Advances in Ecological Economics series
Chapter 2: The economics of the steady state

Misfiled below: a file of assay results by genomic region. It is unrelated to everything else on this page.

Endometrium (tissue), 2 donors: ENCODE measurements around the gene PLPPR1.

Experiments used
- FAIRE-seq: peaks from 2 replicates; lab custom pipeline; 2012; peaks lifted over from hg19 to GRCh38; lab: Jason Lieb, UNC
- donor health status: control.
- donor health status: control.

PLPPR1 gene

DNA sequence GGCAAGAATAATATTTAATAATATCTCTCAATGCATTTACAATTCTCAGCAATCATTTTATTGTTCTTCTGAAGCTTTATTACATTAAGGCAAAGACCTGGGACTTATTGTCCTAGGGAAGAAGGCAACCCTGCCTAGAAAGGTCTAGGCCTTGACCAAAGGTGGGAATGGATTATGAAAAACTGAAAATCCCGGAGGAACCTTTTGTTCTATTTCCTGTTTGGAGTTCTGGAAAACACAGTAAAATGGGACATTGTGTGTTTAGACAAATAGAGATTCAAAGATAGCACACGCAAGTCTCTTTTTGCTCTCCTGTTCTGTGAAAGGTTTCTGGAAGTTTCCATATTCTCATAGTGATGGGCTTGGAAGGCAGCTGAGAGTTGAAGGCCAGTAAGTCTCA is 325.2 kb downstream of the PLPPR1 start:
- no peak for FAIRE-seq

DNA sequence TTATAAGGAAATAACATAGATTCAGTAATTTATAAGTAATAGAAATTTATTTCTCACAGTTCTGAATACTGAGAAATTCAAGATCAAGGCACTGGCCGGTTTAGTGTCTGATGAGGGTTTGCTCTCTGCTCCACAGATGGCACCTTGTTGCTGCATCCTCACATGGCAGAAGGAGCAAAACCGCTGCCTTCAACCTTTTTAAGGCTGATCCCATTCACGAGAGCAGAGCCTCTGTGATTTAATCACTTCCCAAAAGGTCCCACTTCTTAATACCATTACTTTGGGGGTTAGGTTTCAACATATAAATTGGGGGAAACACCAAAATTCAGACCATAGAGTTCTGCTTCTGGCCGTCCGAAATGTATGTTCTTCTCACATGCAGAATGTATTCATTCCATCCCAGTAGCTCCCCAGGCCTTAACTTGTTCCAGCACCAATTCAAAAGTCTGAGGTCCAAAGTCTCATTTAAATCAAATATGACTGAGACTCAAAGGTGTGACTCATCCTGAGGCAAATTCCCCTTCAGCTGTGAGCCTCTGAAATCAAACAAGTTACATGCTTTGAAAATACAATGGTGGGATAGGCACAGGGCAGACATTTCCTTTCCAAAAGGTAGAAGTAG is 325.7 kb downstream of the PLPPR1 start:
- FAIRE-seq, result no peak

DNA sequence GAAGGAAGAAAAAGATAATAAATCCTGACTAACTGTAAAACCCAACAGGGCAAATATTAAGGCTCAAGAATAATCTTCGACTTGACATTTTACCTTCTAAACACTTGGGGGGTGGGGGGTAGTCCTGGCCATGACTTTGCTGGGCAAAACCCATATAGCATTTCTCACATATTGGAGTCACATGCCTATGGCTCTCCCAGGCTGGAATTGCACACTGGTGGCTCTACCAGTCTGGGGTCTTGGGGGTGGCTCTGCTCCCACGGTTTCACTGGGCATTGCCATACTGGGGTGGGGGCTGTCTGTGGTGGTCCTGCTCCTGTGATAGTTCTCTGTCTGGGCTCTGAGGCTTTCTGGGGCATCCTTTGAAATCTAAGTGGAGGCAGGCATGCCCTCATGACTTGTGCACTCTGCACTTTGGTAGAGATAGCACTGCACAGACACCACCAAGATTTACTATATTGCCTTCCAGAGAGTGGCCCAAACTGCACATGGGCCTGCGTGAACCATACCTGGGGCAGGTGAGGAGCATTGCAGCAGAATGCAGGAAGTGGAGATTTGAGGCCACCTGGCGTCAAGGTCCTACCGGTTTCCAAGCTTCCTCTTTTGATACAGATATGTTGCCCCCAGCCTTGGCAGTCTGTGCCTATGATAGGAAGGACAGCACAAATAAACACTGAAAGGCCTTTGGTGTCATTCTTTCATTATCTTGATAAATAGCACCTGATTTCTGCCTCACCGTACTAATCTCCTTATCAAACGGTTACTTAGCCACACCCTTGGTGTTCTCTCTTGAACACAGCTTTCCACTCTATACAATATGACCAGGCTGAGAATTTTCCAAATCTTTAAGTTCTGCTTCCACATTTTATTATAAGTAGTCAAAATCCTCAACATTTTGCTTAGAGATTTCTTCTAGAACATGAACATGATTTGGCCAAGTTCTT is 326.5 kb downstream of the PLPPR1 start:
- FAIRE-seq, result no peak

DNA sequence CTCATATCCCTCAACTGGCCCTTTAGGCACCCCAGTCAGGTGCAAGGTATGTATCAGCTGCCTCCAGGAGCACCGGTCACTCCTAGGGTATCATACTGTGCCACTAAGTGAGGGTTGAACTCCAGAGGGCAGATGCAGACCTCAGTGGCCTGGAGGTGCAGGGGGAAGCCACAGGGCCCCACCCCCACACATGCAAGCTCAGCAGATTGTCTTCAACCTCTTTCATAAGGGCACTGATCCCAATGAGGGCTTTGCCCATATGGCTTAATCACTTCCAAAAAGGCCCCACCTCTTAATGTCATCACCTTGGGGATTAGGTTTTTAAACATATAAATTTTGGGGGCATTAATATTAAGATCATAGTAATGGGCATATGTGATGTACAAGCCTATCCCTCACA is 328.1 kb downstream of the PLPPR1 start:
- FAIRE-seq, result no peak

A steady-state economy is defined by constant stocks of physical wealth (artifacts) and a constant population, each maintained at some chosen, desirable level by a low rate of throughput, in other words, by low birth rates equal to low death rates and by low physical production rates equal to low physical depreciation rates, so that longevity of people and durability of physical stocks are high. The throughput flow, viewed as the cost of maintaining the stocks, begins with the extraction (depletion) of low-entropy resources at the input end, and terminates with an equal quantity of high-entropy waste (pollution) at the output end. The throughput is the inevitable cost of maintaining the stocks of people and artifacts and should be minimized subject to the maintenance of a chosen level of stocks (Boulding, 1970). The services (want-satisfaction) yielded by the stocks of artifacts (and people) are the ultimate benefit of economic activity, and the throughput is the ultimate cost. The stock of physical wealth is an accumulated flow of throughput, and thus in the final analysis is a cost. Ultimate efficiency is the ratio of service to throughput. But to yield a service, the throughput flow must be first accumulated into stocks even if of short duration. It is the existence of a table or a doctor at a point in time that yields services, not their gradual depreciation nor the productive process by which they are replaced.
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